Rachel Dolezal memoir, In Full Color receives a less than endorsing reception as commentators question the woman’s claim of black experiences.
The memoir set to be released in March under Amazon’s banner of ‘sociology of social theory’ category (did you expect otherwise?) in which the former NAACP president contemplates the nuances of race and color, discrimination and how we as a culture must (or not) embrace and ultimately choose the identity we choose (or not).
To be sure, Dolezal has managed to leave a particular taste on many people’s tongues after the teacher insisted she was black despite the obvious fact that she wasn’t born black, isn’t biologically black but affirms herself culturally to be black.
Which is to argue one is allowed if inclined to argue and perpetuate their preferred identity (along with gender, religion, and sexuality, etc etc) irrespective of any perceived slight with anyone who might disagree.
A discussion of mores and attitudes which some would argue has much to do with political correctness along with the philosophical acrobatics that purveyors are inclined to argue if indulged.
Notes people: In the book, Dolezal promises to explain how she transitioned from ‘a child of white evangelical parents to an NAACP chapter president and respected educator and activist who identified as black.’
Notes Rachel Dolezal memoir description: ‘A lot of people think they know what Rachel Dolezal is,’
‘Race faker. Liar. Opportunist. Crazy bitch. But they don’t get to decide who Rachel Dolezal is.”
You tell them Rachel! Who cares what our eyes and ears feel and see and never mind the idea of cultural appropriation. If one feels it, one is it.
Continues the description which accompanied an instagram post from the academic publicizing pre-orders: ‘Along the way, she’ll discuss the deep emotional bond she formed with her four adopted black siblings, the sense of belonging she felt while living in black communities in Jackson, Mississippi and Washington, D.C., and the discrimination she’s suffered while living as a black woman.’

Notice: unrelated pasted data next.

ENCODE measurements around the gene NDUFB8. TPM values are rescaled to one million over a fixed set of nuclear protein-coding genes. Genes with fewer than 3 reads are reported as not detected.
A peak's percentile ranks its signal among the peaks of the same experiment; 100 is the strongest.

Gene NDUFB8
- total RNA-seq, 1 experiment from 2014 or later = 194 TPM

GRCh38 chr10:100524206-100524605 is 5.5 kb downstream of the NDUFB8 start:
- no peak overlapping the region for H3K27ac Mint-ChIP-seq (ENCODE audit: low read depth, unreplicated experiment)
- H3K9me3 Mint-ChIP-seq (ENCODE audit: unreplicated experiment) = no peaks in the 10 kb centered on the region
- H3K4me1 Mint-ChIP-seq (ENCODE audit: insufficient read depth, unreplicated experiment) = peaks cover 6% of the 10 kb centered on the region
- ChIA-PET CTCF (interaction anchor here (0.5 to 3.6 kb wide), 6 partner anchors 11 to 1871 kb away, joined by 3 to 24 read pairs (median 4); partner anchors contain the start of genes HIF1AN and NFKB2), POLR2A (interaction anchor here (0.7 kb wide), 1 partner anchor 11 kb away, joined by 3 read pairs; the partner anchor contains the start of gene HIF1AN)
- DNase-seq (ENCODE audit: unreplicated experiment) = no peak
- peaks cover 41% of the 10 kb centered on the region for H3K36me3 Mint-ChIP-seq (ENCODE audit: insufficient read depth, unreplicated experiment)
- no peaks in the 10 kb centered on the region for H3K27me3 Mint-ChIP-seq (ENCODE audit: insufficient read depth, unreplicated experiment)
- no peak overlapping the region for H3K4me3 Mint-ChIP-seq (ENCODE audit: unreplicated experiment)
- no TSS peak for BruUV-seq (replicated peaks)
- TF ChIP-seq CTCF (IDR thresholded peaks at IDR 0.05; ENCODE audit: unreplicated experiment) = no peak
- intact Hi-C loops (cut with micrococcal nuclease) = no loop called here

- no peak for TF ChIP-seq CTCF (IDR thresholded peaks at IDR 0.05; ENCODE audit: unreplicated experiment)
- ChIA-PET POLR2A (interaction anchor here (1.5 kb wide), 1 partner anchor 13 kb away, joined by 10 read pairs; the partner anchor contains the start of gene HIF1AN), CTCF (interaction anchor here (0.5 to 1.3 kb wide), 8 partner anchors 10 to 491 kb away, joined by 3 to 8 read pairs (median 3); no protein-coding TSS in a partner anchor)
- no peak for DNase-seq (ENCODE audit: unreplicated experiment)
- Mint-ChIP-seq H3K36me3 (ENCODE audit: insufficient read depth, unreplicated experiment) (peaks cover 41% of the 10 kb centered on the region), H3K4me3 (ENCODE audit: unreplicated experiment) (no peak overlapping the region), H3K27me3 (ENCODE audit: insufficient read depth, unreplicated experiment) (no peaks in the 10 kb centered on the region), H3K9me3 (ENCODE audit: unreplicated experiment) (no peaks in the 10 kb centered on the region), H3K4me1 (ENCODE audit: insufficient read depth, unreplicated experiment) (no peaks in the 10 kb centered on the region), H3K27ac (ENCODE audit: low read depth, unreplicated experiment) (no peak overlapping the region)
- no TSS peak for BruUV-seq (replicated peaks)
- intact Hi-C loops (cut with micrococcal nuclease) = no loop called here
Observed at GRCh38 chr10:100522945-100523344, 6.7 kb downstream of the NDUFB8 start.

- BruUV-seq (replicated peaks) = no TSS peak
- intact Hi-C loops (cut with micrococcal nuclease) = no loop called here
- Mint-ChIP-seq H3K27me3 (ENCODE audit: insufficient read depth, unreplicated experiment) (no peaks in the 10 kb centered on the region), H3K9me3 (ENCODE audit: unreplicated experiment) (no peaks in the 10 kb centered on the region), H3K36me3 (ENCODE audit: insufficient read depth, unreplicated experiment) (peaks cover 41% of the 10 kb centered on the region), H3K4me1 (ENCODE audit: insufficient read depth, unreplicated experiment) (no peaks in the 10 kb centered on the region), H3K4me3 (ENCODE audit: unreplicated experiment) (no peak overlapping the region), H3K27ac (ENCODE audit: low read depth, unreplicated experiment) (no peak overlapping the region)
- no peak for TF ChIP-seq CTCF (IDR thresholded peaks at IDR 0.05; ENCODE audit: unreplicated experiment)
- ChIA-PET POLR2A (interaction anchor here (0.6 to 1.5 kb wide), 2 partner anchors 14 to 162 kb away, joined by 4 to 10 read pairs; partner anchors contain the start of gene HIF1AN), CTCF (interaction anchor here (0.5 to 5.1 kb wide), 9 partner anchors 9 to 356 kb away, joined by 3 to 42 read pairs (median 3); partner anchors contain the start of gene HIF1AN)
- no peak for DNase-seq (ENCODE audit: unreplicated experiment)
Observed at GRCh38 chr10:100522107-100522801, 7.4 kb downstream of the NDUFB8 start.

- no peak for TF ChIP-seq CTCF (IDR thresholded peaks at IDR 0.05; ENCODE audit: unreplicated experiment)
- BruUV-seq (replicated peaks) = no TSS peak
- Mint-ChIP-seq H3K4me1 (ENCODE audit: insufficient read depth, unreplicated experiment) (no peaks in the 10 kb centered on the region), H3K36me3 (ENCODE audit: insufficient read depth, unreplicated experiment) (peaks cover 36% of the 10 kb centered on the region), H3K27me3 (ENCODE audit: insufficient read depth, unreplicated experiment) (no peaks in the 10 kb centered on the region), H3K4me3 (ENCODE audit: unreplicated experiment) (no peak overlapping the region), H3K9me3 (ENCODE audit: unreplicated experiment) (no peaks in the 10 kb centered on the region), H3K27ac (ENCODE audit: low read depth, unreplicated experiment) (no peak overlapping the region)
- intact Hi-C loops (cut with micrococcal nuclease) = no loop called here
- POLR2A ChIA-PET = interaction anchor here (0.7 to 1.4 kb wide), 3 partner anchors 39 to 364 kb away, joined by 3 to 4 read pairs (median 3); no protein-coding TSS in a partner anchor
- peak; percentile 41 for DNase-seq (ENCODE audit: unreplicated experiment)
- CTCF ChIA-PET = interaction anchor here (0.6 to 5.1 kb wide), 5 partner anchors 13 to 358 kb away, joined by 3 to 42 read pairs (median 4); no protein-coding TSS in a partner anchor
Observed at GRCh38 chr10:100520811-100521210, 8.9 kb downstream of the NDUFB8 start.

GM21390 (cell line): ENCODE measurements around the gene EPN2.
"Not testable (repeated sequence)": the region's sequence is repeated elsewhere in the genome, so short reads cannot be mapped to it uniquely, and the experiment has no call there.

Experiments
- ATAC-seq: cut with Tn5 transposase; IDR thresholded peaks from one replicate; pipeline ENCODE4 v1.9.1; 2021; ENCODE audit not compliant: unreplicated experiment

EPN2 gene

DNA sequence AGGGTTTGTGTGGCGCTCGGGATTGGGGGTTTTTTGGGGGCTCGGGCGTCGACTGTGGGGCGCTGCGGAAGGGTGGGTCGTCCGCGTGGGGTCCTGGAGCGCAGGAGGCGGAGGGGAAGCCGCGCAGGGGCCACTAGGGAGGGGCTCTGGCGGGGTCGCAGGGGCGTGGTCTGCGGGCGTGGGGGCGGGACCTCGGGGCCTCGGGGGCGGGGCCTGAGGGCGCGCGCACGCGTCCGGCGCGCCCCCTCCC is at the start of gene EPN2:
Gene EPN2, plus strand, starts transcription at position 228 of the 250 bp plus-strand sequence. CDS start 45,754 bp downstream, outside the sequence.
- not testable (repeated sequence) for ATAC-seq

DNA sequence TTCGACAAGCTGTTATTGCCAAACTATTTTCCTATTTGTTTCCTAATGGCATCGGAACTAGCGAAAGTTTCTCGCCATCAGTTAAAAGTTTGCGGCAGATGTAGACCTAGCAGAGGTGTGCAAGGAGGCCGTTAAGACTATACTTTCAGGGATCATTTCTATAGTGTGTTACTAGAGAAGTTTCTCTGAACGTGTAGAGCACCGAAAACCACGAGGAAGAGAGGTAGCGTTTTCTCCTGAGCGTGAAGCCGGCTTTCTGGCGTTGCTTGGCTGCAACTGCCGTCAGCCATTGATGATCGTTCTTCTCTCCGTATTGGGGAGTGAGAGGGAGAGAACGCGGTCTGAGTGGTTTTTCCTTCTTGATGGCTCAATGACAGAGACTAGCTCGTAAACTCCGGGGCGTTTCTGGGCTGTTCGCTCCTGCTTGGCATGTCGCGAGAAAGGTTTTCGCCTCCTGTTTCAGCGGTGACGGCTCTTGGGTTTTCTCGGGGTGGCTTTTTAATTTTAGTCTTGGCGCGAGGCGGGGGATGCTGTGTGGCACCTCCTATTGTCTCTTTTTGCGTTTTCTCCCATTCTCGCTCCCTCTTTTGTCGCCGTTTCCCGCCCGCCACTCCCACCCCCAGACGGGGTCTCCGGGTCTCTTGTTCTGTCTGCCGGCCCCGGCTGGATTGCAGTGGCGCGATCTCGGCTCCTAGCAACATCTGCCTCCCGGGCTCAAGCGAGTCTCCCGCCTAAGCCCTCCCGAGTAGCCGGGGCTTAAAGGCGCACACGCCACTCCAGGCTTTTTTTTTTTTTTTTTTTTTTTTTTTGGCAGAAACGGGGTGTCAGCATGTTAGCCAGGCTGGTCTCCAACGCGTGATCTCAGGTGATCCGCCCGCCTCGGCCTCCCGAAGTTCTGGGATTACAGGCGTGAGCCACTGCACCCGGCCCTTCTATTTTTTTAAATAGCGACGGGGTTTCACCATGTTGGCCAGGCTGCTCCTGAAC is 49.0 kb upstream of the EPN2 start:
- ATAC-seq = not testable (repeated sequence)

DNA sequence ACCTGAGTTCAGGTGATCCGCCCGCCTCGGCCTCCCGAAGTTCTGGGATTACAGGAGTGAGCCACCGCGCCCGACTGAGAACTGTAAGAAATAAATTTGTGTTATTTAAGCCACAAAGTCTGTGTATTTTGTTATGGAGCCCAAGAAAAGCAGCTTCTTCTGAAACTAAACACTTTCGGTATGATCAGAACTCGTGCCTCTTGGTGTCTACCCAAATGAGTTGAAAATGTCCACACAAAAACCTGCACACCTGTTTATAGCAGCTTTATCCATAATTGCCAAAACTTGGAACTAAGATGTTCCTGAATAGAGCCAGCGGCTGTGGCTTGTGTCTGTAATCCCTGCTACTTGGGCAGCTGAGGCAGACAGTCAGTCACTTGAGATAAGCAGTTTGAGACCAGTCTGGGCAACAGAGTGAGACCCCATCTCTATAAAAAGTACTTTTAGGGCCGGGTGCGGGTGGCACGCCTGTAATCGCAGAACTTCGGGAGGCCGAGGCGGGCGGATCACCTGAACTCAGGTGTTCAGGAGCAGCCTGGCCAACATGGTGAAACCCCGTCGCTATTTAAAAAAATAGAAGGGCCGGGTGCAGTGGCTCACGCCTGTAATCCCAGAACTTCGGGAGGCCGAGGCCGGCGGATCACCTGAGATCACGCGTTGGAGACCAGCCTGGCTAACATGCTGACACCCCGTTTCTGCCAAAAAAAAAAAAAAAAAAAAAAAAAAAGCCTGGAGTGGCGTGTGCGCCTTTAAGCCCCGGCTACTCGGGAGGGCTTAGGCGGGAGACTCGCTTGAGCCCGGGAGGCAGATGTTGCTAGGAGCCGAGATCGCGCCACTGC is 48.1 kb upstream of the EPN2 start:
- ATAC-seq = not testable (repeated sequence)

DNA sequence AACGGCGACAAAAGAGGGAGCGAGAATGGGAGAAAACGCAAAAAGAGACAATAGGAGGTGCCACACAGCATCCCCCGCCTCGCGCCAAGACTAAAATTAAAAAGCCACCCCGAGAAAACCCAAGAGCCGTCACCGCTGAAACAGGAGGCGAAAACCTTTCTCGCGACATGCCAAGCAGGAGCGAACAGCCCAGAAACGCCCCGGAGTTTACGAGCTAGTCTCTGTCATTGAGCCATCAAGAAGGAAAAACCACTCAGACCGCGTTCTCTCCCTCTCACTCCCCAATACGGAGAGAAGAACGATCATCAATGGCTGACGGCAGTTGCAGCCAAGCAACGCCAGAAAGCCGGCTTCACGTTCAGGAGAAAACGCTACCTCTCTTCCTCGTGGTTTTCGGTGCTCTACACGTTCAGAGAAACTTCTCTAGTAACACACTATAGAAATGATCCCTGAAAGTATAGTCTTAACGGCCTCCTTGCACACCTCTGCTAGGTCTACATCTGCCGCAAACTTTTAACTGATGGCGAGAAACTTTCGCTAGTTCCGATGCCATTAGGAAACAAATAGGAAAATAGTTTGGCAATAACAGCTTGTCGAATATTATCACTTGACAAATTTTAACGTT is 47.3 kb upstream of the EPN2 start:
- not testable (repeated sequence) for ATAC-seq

Irrespective of one’s take on one’s ability to appropriate a race or not, commentators on social media haven’t been shy to express their thoughts on the activist’s take and her struggle, with some supporting her and affirming her while others, not surprisingly wishing she went away and let real people of historical black origin who’ve lived the plight of a black person in America to suffer in silence…. See what you think?
Rachel Dolezal wrote a memoir about being “discriminated against” but real Black women have trouble finding literary agents. pic.twitter.com/IntCP8sdXz
— Evette Dionne (@freeblackgirl) November 1, 2016
Rachel Dolezal’s memoir is almost out. It will explore “discrimination she’s suffered while living as a black woman”. pic.twitter.com/qU0t4BE3tQ
— AJ+ (@ajplus) November 1, 2016
As I said at the time, if Rachel Dolezal doesn’t call this “50 Shades of Cray,” why bother? https://t.co/dzSZPTIoUR
— Rob Goblin (@RobGeorge) November 1, 2016
Which white actress in blackface will play Rachel Dolezal in the Lifetime movie based on her hack book about her lie of a life?
— Janée Woods (@janeepwoods) October 29, 2016
Rachel Dolezal has to go down as one of the greatest scammers in American history.
— Philip Lewis (@Phil_Lewis_) October 29, 2016
My white people: if you ever defended Rachel Dolezal, go buy a memoir by a REAL black woman. She’ll get some money, you might learn a thing.
— Kate Tuttle (@katekilla) October 29, 2016